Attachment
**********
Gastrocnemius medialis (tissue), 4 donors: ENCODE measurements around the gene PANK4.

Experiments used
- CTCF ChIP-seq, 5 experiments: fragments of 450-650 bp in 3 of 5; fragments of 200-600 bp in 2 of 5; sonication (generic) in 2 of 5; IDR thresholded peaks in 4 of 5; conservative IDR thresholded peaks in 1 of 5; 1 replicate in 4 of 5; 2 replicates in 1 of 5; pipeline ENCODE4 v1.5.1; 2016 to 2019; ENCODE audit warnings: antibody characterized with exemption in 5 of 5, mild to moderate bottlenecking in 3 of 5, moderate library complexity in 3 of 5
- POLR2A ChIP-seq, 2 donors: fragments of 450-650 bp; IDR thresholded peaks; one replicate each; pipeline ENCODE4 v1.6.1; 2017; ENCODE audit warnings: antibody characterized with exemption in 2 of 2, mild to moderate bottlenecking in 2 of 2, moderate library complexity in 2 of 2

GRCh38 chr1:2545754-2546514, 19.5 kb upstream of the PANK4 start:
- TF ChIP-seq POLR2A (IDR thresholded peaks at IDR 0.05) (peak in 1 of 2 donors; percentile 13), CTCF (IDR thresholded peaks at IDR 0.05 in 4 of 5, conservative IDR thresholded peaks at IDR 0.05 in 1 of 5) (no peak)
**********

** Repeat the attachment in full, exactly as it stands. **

Gastrocnemius medialis (tissue), 4 donors: ENCODE measurements around the gene PANK4.

Experiments used
- CTCF ChIP-seq, 5 experiments: fragments of 450-650 bp in 3 of 5; fragments of 200-600 bp in 2 of 5; sonication (generic) in 2 of 5; IDR thresholded peaks in 4 of 5; conservative IDR thresholded peaks in 1 of 5; 1 replicate in 4 of 5; 2 replicates in 1 of 5; pipeline ENCODE4 v1.5.1; 2016 to 2019; ENCODE audit warnings: antibody characterized with exemption in 5 of 5, mild to moderate bottlenecking in 3 of 5, moderate library complexity in 3 of 5
- POLR2A ChIP-seq, 2 donors: fragments of 450-650 bp; IDR thresholded peaks; one replicate each; pipeline ENCODE4 v1.6.1; 2017; ENCODE audit warnings: antibody characterized with exemption in 2 of 2, mild to moderate bottlenecking in 2 of 2, moderate library complexity in 2 of 2

GRCh38 chr1:2545754-2546514, 19.5 kb upstream of the PANK4 start:
- TF ChIP-seq POLR2A (IDR thresholded peaks at IDR 0.05) (peak in 1 of 2 donors; percentile 13), CTCF (IDR thresholded peaks at IDR 0.05 in 4 of 5, conservative IDR thresholded peaks at IDR 0.05 in 1 of 5) (no peak)